Lot Details

A magnificent multi color lithograph and screenprint with superb provenance as this very piece was exhibited by the Richard Gray Gallery as well as the Whitney Museum of American Art in the early 1980s for its much touted print retrospective: "Frank Stella Prints 1967-1982".

This screenprint and offset litograph was made in 44 runs from 37 plates and 3 screens - same elements as Shards IV, with the addition of 11 plates and 2 screens. It is sold framed and measures 46 inches (vertical) by 40.5 inches (horizontal). The sheet itself measures 45.5 inches by 39.25 inches.

This work is fully referenced in the catalogue raisonne of Frank Stella's prints. (Axsom, Hudson Hills Press, 1983)

Frank Stella (b.1936) combines many processes—lithography, screenprinting, etching, engraving, aquatint, relief, woodcut—in a rare oblong or elliptical format. As much known for his printmaking as his painting, Stella pushes the limits of the medium by crafting the beautiful handmade, dyed papers into three-dimensional sculptures. Frank Stella participated in several exhibitions that defined the 60s including the Guggenheim’s The Shaped Canvas (1964–65) and Systemic Painting (1966), and has had several major retrospectives in America, Europe, and Japan. Stella is one of the most important contemporary printmakers and his art reveals constant growth and change. After attending high school at Phillips Academy in Andover, Massachusetts, he went on to Princeton University, where he painted and majored in history. Stella’s art was recognized for its innovations before he was twenty-five. In 1959, several of his paintings were included in Sixteen Americans at the Museum of Modern Art in New York (1959–60), and Alfred Barr acquired one of his works for the Museum of Modern Art’s permanent collection. Stella joined dealer Leo Castelli’s stable of artists in 1959. He began his extended engagement with printmaking in the mid-1960s, working first with master printer Kenneth Tyler at Gemini G.E.L and in 1973 he had a print studio installed in his New York house. Stella’s work was included in several important exhibitions that defined 1960s art, among them the Solomon R. Guggenheim Museum’s The Shaped Canvas (1964–65) and Systemic Painting (1966). His art has been the subject of several retrospectives in the United States, Europe, and Japan. Among the many honors he has received was an invitation from Harvard University to give the Charles Eliot Norton lectures in 1983–84. He has received honorary degrees from Princeton University, Bezalel Academy in Jerusalem, Dartmouth College and the Friedrich Schiller University in Jena, Germany. In 1989 he received the Ordre des Arts et des Lettres from the French government. In 1992 he was awarded the Barnard Medal of Distinction. He was presented with the Gold Medal for Graphic Art award by the American Academy of Arts and Letters in 1998. In 2000 he became the only American artist to have been given a solo show at London’s Royal Academy of which he is a member. He was presented with the Gold Medal for Graphic Art award by the American Academy of Arts and Letters in 1998. Stella won the Gold Medal of the National Arts Club in New York (2001). In 2009 Stella was the recipient of the Julio Gonzalez Prize for Lifetime Achievement in Arts in Valencia, Spain and in the same year was awarded the National Medal of Arts by President Obama. In 2011, Stella was awarded a Lifetime Achievement Award by the International Sculpture Center, and has also just received a lifetime achievement award from the Royal Academy of Art.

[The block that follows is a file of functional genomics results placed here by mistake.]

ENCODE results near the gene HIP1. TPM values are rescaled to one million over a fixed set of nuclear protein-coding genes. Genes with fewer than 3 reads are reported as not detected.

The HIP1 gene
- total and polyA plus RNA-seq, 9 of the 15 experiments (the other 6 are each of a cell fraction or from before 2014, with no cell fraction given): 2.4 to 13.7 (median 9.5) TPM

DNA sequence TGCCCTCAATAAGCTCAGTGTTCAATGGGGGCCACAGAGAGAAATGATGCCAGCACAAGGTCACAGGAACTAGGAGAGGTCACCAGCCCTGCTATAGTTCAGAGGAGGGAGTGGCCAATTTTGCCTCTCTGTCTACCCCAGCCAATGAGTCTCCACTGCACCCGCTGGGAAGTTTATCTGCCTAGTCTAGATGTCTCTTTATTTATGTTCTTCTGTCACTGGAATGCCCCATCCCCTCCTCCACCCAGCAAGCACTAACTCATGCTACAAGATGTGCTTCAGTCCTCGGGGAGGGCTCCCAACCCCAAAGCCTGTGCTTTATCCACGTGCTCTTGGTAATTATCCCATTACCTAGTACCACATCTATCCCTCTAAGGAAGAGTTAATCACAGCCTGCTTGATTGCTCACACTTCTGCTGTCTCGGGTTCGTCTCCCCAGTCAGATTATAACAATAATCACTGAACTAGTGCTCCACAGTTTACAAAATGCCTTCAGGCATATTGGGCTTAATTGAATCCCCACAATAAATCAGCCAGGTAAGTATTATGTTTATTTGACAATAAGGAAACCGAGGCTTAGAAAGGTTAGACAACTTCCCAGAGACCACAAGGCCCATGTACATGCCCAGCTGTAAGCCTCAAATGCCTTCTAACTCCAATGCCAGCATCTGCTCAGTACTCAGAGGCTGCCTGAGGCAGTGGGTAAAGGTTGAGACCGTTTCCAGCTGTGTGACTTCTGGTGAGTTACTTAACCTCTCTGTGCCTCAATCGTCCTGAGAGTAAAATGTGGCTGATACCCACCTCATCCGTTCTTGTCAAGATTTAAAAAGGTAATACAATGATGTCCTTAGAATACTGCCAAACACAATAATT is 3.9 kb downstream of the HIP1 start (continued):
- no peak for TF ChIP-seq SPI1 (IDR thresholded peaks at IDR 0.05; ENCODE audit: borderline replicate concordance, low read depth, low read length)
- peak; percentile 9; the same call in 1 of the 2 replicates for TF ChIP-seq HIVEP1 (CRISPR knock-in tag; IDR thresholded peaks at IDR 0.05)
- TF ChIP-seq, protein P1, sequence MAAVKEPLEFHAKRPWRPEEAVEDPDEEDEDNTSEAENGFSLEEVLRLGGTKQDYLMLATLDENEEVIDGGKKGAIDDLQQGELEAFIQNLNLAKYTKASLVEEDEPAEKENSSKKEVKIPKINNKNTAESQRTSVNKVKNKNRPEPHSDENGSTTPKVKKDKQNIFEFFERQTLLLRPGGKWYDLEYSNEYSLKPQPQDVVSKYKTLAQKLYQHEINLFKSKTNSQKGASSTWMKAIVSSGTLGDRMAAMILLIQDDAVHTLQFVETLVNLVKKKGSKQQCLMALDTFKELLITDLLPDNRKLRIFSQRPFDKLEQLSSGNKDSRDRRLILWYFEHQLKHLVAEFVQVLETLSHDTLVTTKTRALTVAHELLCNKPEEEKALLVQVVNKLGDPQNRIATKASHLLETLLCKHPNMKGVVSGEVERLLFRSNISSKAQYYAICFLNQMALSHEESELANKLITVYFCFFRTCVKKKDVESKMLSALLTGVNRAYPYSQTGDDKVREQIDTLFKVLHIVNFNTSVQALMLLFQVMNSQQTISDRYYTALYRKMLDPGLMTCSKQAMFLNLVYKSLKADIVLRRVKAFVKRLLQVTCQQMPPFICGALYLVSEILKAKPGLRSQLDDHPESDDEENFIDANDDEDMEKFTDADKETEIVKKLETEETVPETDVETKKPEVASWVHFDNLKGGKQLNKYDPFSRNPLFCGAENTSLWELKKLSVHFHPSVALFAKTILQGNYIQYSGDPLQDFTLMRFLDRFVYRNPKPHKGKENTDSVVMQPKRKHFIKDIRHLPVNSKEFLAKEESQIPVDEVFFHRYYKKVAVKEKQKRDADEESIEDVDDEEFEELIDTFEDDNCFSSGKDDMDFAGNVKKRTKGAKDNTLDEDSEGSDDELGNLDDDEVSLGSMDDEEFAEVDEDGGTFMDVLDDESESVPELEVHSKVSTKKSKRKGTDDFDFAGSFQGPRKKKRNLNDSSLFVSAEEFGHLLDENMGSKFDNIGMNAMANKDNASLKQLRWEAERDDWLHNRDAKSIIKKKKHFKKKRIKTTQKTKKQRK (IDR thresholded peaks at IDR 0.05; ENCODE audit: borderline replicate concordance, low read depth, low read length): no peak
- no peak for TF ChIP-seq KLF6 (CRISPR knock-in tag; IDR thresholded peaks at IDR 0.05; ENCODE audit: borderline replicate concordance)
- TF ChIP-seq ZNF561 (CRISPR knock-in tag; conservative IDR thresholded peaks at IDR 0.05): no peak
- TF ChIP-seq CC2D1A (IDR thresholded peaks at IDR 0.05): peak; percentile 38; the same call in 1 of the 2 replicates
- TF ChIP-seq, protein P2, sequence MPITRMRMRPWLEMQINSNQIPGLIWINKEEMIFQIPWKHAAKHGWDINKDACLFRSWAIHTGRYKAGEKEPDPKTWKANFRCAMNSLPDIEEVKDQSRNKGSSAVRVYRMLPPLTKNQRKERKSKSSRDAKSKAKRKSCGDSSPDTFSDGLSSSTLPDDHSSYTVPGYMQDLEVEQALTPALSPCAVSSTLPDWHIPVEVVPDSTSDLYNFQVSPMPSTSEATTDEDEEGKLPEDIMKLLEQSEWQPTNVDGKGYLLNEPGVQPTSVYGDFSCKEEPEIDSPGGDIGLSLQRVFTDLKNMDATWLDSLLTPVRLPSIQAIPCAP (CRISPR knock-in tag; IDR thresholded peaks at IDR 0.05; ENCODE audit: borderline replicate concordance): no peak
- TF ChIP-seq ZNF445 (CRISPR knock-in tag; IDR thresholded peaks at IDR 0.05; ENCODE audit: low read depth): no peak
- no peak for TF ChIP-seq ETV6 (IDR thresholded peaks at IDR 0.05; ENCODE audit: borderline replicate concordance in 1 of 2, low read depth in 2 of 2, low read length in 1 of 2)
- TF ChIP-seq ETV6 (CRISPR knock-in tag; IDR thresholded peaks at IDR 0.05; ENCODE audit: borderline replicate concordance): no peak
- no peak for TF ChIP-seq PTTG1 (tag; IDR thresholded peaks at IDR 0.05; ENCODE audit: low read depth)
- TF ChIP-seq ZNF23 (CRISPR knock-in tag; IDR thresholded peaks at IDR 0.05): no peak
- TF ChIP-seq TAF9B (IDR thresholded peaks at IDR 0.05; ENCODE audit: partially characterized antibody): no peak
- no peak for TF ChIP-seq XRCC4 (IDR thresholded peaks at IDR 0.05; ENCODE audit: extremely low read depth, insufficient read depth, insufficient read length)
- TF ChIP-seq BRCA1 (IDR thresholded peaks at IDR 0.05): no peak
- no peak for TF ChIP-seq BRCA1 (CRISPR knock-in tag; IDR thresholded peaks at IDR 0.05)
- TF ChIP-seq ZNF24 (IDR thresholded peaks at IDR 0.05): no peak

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Publication: Frank Stella Prints, 1967-1982, catalogue of the exhibition, Whitney Museum of American Art, Introduction by Judith Goldman
Catalogue Raisonné: 151, Axsom
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Provenance:
  • Richard Gray Gallery, Chicago Whitney Museum of American Art
Exhibition:
Frank Stella Prints 1967-1982, Whitney Museum of American Art, 1/12-3/13, 1983
  • Ships From: New York, USA
  • Shipping Dimensions: 45.5 x 39.25 in. (115.57 x 99.7 cm.)
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